The mechanism of ischemic adaptation is still controversial partially because of the difficulty in assessing recruitable collateral circulation in the occluded myocardium in humans. Using myocardial contrast echocardiography (MCE), We sought to assess whether ischemic adaptation is attributable to myocardial preconditioning (MP), collateral recruitment (CR), or both. The clinical, electrocardiographic, hemodynamic, and echocardiographic responses to repeated three 150-sec occlusions of the left anterior descending artery were assessed in re-lation to CR in 15 patients with effort angina undergoing elective PTCA. At the 1st inflation, CR in the occluded myocardium was shown by MCE in 6 patients (Group C) and not in 9 patients (Group N). In Group N, all patients manifested severe ischemic signs during each inflation. However, subjective symptoms (scores of 0, none to 10, severe; 5.4±.3.9 versus 3.8±3.1; p=0.03) and ST segment shift (0.39±0.24 versus 0.24±0.22mV; p= 0.02) significantly decreased from the 1st to the 3rd inflation, suggesting the occurrence of MP. The extents of elevation in mean pulmonary arterial pressure and deterioration of anterior wall motion were comparable between the 1st and the 3rd inflation in Group N. In contrast, in Group C, myocardial ischemia was significantly eliminated during balloon infaltion (p< 0.01 versus Group N), and no preconditioning effect was observed. In each group, the extent of CR did not differ between the 1st and the 3rd inflation. Thus MCE in conjunction with PTCA enabled us the simultaneous assessment of deterioration of wall motion and CR in the clinical settings, and showed that ischemic adaptation was attributable to both MP and CR in humans.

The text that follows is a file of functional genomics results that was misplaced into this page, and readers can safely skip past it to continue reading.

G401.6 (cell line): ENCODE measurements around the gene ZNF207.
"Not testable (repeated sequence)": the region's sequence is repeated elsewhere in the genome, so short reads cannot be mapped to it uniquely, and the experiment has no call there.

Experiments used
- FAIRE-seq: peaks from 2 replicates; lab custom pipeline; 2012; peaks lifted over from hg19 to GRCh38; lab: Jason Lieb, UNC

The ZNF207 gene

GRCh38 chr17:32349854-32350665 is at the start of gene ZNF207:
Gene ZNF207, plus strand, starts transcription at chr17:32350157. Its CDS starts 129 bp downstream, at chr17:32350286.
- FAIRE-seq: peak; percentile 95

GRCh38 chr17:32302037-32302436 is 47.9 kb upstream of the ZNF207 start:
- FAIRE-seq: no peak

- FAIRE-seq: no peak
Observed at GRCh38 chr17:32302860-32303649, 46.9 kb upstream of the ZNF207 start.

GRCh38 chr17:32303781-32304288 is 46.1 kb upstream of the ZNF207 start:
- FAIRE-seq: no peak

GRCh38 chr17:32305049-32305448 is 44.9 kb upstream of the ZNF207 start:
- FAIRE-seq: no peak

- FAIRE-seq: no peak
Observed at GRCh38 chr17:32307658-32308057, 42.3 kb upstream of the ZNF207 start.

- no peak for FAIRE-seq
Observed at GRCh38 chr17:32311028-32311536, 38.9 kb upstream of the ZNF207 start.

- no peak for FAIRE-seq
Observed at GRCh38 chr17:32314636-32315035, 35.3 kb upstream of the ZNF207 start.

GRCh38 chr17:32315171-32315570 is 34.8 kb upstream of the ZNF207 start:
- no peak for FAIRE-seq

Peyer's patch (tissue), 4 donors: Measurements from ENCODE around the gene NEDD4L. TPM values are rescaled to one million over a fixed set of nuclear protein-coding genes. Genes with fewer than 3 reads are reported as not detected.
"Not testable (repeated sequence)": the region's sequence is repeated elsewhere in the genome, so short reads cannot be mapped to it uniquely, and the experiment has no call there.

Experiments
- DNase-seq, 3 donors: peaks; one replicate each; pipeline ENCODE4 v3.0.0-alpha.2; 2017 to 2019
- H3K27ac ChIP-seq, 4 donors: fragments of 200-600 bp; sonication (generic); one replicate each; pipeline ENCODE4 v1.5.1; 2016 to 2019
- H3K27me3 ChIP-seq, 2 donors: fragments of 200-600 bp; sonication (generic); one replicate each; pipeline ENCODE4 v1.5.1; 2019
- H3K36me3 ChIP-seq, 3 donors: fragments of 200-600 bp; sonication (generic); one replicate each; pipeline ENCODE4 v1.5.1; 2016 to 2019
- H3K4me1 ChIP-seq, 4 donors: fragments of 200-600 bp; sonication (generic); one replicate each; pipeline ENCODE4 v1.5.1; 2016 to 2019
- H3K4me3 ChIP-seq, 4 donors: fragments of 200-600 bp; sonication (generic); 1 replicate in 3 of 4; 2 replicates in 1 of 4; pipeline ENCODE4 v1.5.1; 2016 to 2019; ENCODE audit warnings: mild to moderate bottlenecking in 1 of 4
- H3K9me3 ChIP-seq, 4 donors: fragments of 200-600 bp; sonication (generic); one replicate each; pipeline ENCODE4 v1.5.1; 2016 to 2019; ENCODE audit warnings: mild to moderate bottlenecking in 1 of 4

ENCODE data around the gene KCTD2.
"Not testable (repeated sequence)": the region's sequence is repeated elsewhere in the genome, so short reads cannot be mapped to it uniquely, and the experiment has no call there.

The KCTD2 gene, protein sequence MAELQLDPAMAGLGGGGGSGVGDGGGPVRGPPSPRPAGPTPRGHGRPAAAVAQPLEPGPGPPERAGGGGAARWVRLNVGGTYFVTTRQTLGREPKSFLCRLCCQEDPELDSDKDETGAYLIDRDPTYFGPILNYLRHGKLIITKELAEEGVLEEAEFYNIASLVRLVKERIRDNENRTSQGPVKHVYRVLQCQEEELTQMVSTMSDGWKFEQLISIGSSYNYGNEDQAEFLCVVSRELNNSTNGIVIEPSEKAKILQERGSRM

|Number of pages||1|
|Journal||Journal of the American Society of Echocardiography|
|Publication status||Published - 1997 Dec 1|
ASJC Scopus subject areas
- Radiology Nuclear Medicine and imaging
- Cardiology and Cardiovascular Medicine